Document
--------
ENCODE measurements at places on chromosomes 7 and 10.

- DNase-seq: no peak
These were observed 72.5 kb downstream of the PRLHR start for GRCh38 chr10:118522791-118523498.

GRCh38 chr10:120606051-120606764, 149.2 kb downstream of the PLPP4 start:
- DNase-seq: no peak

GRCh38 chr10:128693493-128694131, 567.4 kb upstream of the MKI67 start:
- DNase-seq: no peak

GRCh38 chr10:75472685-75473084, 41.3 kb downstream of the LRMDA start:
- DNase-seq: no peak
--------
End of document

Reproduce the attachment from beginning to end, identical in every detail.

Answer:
ENCODE measurements at places on chromosomes 7 and 10.

- DNase-seq: no peak
These were observed 72.5 kb downstream of the PRLHR start for GRCh38 chr10:118522791-118523498.

GRCh38 chr10:120606051-120606764, 149.2 kb downstream of the PLPP4 start:
- DNase-seq: no peak

GRCh38 chr10:128693493-128694131, 567.4 kb upstream of the MKI67 start:
- DNase-seq: no peak

GRCh38 chr10:75472685-75473084, 41.3 kb downstream of the LRMDA start:
- DNase-seq: no peak